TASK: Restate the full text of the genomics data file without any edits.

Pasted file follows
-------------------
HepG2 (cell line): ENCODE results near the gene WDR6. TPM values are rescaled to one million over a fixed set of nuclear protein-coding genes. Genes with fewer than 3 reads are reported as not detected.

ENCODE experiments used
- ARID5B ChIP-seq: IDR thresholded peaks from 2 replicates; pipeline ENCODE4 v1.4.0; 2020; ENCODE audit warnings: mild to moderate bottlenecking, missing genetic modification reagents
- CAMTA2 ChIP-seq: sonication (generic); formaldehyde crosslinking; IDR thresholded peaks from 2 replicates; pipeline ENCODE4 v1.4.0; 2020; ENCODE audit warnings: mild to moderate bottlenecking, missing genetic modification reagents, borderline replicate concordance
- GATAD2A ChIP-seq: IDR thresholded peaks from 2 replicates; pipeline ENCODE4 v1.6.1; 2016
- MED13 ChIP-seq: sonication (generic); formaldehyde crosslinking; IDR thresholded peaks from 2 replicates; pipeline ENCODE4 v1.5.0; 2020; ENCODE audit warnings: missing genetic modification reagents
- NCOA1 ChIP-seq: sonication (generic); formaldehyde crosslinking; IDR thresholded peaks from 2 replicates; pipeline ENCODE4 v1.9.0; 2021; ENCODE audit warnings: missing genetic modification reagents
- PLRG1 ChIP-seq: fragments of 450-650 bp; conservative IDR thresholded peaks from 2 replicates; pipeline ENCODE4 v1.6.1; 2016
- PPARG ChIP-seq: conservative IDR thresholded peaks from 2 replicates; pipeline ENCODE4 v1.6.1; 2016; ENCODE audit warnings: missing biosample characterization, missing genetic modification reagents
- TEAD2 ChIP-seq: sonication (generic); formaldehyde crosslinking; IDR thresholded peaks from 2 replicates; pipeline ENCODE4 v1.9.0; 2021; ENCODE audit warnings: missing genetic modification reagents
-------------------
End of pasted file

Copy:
HepG2 (cell line): ENCODE results near the gene WDR6. TPM values are rescaled to one million over a fixed set of nuclear protein-coding genes. Genes with fewer than 3 reads are reported as not detected.

ENCODE experiments used
- ARID5B ChIP-seq: IDR thresholded peaks from 2 replicates; pipeline ENCODE4 v1.4.0; 2020; ENCODE audit warnings: mild to moderate bottlenecking, missing genetic modification reagents
- CAMTA2 ChIP-seq: sonication (generic); formaldehyde crosslinking; IDR thresholded peaks from 2 replicates; pipeline ENCODE4 v1.4.0; 2020; ENCODE audit warnings: mild to moderate bottlenecking, missing genetic modification reagents, borderline replicate concordance
- GATAD2A ChIP-seq: IDR thresholded peaks from 2 replicates; pipeline ENCODE4 v1.6.1; 2016
- MED13 ChIP-seq: sonication (generic); formaldehyde crosslinking; IDR thresholded peaks from 2 replicates; pipeline ENCODE4 v1.5.0; 2020; ENCODE audit warnings: missing genetic modification reagents
- NCOA1 ChIP-seq: sonication (generic); formaldehyde crosslinking; IDR thresholded peaks from 2 replicates; pipeline ENCODE4 v1.9.0; 2021; ENCODE audit warnings: missing genetic modification reagents
- PLRG1 ChIP-seq: fragments of 450-650 bp; conservative IDR thresholded peaks from 2 replicates; pipeline ENCODE4 v1.6.1; 2016
- PPARG ChIP-seq: conservative IDR thresholded peaks from 2 replicates; pipeline ENCODE4 v1.6.1; 2016; ENCODE audit warnings: missing biosample characterization, missing genetic modification reagents
- TEAD2 ChIP-seq: sonication (generic); formaldehyde crosslinking; IDR thresholded peaks from 2 replicates; pipeline ENCODE4 v1.9.0; 2021; ENCODE audit warnings: missing genetic modification reagents